There should be a law against campaign literature, especially being mailed to your home. It rarely does much more than attack and degrade one's opponent. Equally as disturbing is that it takes up unnecessary space in one's trashcan. This year everyone is so concerned about the environment. What happened to "save the trees?"
The ad hominum attacks, both in print, on the radio and on television, bordered on slander. Few campaign pieces really addressed issues.
Parents are consistently complaining about bullying and negativity, and they have every right. The landscape is infected with an abundance of garbage that is blemishing our quality of life. The other issue to be raised is what kind of example are we setting?
If we want teenagers to be respectful and not digress into gossip and character assassinations, we adults have to lead by example.
We need to work harder at teaching tolerance. We are a nation founded on diversity and difference. Our children are not born to hate and discriminate. They learn it from adults.
A person should not be judged by the color of his skin, his economics, his language or his neighborhood, but rather a person should be judged by the content of his character and his integrity.
A middle-aged woman in my sociology class shared a disturbing experience she had in a large, well-respected department store. After she paid for her purchase, she headed for the doors that led to the parking lot. Each door had a security guard who was checking receipts and packages. My student was on line. There was a Latin couple ahead of her and an African American couple behind her. The security guard was waving her through without any scrutiny of her purchases, while carefully checking the packages of the other two couples.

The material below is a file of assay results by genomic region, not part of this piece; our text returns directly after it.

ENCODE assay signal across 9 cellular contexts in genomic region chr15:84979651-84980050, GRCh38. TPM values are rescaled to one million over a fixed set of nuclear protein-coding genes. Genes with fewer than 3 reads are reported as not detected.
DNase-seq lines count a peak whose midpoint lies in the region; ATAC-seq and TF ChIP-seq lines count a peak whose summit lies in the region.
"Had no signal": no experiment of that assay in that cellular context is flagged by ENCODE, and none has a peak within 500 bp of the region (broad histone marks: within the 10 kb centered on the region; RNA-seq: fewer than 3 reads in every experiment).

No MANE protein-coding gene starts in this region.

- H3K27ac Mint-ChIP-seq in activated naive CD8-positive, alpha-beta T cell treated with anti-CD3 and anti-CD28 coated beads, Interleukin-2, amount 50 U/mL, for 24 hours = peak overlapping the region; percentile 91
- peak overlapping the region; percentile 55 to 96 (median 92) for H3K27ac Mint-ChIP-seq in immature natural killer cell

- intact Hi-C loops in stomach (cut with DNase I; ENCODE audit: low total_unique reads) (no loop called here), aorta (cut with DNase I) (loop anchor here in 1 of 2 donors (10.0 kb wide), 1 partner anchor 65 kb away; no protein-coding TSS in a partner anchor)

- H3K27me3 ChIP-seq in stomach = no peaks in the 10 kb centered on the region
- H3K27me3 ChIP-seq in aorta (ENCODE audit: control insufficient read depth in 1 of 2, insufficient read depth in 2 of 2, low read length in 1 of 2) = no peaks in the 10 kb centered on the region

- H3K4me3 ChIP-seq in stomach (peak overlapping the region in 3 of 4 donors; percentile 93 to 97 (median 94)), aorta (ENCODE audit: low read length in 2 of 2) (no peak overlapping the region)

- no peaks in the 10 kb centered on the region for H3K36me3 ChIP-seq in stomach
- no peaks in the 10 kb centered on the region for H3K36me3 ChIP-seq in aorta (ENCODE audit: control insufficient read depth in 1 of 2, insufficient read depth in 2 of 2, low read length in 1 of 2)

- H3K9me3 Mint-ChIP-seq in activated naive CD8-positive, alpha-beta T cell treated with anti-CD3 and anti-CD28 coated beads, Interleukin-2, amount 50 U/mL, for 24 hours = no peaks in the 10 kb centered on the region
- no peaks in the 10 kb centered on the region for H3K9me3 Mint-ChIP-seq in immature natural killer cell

She became furious when she realized what was happening. She complained to the guard. His indifferent response further infuriated her. She demanded to see a manager, who was equally indifferent. According to the student, the manager tried to turn things around and blame her for causing a disturbance. He literally refused to address what seemed to be a form of racial profiling.
How often do we judge by externals? Whether it is the way a teenager dresses, if a person has tattoos or body piercings, or the color and length of one's hair, the list we create is oftentimes endless.
Some of us live by that list which really cheats us from so many possible life-giving relationships that never get the chance to be born.
Since 9/11, it has gotten so much worse. People have become so suspicious and judgmental of people from the Middle East and people who are of the Muslim faith. This hostility is even directed at people who are legitimately American citizens.
That kind of prejudice is as wrong and as lethal as the prejudice that was afoot during World War II when all people of Japanese descent were corralled into "camps" until the war was over.
We continue to discriminate against people based on race, religion and ethnicity. Today we are more subtle. It is not politically correct to be blunt and "in your face." We hide behind humor, fear and status.